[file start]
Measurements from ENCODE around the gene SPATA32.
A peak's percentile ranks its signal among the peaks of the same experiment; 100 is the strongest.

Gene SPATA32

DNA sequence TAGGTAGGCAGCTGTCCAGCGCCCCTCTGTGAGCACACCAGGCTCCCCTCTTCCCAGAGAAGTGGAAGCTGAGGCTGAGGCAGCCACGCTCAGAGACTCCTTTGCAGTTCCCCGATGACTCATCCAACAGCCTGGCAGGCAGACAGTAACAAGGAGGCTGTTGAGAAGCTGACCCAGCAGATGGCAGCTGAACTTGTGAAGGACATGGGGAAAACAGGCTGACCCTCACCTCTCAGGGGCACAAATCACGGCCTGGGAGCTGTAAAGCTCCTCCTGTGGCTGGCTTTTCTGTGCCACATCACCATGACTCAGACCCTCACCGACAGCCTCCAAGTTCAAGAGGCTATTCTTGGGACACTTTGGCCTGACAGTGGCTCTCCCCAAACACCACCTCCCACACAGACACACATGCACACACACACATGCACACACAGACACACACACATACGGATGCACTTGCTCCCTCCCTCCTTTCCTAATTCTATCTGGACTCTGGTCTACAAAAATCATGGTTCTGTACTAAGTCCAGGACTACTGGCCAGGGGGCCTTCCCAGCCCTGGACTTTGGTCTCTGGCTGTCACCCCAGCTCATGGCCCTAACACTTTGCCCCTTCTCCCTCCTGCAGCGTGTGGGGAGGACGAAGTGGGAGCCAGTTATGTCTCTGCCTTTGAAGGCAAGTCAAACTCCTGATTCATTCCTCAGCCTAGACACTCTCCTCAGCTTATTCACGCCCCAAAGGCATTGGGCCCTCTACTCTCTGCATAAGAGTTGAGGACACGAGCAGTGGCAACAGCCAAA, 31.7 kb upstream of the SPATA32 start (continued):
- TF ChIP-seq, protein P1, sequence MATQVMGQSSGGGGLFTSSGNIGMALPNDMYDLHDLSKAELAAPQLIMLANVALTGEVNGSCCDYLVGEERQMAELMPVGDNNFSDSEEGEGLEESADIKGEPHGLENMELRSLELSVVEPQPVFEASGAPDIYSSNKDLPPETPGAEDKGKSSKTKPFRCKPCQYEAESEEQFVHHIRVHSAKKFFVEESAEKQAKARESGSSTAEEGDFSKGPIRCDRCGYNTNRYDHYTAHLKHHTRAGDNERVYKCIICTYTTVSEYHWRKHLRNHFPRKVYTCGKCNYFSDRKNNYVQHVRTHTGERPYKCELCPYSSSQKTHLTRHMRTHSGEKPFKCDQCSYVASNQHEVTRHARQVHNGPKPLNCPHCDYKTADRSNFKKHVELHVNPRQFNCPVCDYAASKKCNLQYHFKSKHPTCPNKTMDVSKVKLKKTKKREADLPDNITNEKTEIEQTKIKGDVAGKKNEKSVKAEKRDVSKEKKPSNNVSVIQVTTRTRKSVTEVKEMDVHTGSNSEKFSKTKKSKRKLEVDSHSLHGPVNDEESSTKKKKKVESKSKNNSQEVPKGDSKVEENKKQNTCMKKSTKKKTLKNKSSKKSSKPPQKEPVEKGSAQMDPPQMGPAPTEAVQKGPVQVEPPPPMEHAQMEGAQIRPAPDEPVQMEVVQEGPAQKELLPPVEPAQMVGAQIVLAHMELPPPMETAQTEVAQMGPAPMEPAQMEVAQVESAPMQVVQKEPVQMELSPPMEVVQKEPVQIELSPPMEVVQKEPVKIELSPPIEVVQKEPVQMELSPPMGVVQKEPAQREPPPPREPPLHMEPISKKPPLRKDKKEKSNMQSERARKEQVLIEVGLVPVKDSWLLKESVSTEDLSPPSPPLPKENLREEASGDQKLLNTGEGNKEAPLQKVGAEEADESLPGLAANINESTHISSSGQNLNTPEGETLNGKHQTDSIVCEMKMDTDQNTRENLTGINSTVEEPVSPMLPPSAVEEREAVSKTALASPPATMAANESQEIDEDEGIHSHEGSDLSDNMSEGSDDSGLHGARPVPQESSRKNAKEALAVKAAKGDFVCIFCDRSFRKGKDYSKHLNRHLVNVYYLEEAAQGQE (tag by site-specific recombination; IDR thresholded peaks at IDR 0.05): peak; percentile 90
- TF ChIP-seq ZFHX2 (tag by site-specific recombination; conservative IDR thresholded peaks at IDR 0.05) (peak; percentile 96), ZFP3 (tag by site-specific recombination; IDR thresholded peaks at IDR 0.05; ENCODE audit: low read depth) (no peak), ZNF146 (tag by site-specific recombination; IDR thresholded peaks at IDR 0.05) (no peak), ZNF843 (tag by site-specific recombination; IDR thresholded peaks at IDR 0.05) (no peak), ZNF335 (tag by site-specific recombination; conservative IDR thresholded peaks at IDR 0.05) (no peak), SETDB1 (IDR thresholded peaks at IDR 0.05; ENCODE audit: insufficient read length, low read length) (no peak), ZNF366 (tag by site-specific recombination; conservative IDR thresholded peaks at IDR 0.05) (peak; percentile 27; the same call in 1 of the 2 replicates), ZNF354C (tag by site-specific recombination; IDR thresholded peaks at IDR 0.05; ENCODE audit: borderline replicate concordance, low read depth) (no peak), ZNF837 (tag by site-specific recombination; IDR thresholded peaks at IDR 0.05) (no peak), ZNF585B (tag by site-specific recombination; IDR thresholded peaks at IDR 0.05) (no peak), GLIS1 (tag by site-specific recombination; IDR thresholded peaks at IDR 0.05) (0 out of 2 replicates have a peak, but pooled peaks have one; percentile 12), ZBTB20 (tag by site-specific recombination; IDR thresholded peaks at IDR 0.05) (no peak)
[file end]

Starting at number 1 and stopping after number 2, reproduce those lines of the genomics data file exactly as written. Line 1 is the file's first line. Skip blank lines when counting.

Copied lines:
Measurements from ENCODE around the gene SPATA32.
A peak's percentile ranks its signal among the peaks of the same experiment; 100 is the strongest.